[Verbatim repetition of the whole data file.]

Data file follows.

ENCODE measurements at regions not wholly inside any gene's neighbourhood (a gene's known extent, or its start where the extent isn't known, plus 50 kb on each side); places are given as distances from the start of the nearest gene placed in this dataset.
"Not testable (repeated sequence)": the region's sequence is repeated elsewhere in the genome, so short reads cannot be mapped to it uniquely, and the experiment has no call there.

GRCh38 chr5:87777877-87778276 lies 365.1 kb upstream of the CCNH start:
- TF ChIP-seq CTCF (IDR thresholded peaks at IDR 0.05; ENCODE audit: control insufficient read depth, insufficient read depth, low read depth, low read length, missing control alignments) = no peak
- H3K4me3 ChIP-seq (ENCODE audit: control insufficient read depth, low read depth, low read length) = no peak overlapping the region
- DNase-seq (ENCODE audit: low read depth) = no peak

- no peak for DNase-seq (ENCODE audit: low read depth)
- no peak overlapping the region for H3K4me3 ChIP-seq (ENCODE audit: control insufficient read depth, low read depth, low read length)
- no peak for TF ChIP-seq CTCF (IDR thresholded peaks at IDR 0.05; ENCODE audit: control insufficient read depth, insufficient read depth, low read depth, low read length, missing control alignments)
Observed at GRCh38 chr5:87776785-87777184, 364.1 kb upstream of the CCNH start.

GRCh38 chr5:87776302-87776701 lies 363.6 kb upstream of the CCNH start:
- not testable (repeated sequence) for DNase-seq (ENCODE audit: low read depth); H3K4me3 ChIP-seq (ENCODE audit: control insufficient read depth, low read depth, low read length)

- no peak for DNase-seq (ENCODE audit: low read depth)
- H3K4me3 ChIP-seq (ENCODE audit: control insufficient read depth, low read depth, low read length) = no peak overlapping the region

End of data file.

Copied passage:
ENCODE measurements at regions not wholly inside any gene's neighbourhood (a gene's known extent, or its start where the extent isn't known, plus 50 kb on each side); places are given as distances from the start of the nearest gene placed in this dataset.
"Not testable (repeated sequence)": the region's sequence is repeated elsewhere in the genome, so short reads cannot be mapped to it uniquely, and the experiment has no call there.

GRCh38 chr5:87777877-87778276 lies 365.1 kb upstream of the CCNH start:
- TF ChIP-seq CTCF (IDR thresholded peaks at IDR 0.05; ENCODE audit: control insufficient read depth, insufficient read depth, low read depth, low read length, missing control alignments) = no peak
- H3K4me3 ChIP-seq (ENCODE audit: control insufficient read depth, low read depth, low read length) = no peak overlapping the region
- DNase-seq (ENCODE audit: low read depth) = no peak

- no peak for DNase-seq (ENCODE audit: low read depth)
- no peak overlapping the region for H3K4me3 ChIP-seq (ENCODE audit: control insufficient read depth, low read depth, low read length)
- no peak for TF ChIP-seq CTCF (IDR thresholded peaks at IDR 0.05; ENCODE audit: control insufficient read depth, insufficient read depth, low read depth, low read length, missing control alignments)
Observed at GRCh38 chr5:87776785-87777184, 364.1 kb upstream of the CCNH start.

GRCh38 chr5:87776302-87776701 lies 363.6 kb upstream of the CCNH start:
- not testable (repeated sequence) for DNase-seq (ENCODE audit: low read depth); H3K4me3 ChIP-seq (ENCODE audit: control insufficient read depth, low read depth, low read length)

- no peak for DNase-seq (ENCODE audit: low read depth)
- H3K4me3 ChIP-seq (ENCODE audit: control insufficient read depth, low read depth, low read length) = no peak overlapping the region